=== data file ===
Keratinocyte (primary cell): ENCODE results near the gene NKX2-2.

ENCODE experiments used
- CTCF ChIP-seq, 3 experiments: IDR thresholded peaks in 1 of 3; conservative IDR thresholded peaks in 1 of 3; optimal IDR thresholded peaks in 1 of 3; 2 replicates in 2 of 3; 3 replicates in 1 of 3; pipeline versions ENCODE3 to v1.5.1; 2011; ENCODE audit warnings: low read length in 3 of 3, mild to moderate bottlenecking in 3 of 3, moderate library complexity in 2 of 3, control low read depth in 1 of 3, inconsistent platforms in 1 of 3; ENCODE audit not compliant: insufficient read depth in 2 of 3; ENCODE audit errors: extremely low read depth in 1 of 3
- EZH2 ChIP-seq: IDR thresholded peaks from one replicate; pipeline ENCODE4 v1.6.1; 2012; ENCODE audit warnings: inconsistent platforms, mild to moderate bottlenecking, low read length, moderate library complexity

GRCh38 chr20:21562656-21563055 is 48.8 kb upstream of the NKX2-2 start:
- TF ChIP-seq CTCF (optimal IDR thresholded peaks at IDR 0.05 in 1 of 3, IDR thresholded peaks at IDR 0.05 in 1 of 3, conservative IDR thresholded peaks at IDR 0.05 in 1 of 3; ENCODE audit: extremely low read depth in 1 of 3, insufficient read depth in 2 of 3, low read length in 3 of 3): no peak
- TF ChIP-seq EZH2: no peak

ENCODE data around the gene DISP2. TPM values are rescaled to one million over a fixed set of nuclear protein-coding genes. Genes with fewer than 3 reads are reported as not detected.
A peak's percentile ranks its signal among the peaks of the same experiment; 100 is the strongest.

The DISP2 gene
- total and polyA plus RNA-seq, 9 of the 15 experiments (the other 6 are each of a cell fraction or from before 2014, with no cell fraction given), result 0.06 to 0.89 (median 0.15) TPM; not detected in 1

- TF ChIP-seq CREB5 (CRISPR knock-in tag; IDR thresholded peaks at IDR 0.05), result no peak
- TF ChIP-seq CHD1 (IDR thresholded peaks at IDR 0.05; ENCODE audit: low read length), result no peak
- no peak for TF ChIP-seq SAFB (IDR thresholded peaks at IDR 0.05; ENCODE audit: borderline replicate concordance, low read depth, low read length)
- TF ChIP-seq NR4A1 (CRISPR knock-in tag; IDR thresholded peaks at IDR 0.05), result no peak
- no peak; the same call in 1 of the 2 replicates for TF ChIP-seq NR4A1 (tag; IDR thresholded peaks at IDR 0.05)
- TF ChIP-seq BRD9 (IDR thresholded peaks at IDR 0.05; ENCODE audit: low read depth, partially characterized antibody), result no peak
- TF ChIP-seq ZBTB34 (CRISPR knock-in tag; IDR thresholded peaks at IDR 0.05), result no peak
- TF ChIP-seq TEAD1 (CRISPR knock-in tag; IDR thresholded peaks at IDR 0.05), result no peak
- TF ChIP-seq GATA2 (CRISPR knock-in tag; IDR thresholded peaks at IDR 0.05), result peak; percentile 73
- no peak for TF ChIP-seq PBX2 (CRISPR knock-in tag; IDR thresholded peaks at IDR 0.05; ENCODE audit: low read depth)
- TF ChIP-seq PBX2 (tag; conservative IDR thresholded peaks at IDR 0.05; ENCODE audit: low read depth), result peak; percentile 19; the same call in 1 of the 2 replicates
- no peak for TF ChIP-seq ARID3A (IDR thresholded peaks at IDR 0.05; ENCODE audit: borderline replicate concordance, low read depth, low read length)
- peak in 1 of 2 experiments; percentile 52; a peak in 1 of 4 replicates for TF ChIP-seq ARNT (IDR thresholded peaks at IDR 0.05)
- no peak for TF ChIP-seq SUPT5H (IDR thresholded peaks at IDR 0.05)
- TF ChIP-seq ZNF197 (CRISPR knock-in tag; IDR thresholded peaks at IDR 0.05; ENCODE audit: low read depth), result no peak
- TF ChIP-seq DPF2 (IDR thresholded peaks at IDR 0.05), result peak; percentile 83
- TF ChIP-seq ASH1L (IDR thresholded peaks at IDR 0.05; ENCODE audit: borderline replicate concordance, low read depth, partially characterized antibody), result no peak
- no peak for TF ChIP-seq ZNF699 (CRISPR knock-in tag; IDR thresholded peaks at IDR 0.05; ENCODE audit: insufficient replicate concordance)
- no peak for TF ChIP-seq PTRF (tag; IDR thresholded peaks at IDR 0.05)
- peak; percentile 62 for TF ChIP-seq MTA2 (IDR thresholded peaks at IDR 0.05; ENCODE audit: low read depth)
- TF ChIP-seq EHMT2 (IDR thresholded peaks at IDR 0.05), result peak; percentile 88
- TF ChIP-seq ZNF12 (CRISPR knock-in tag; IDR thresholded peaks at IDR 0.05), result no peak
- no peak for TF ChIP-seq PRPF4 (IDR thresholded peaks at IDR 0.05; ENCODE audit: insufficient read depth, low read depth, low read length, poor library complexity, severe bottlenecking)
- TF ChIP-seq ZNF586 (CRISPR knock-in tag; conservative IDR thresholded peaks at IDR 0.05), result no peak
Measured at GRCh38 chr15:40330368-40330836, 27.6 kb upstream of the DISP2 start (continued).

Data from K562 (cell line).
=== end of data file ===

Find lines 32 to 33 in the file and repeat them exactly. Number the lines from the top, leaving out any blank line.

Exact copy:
- TF ChIP-seq EHMT2 (IDR thresholded peaks at IDR 0.05), result peak; percentile 88
- TF ChIP-seq ZNF12 (CRISPR knock-in tag; IDR thresholded peaks at IDR 0.05), result no peak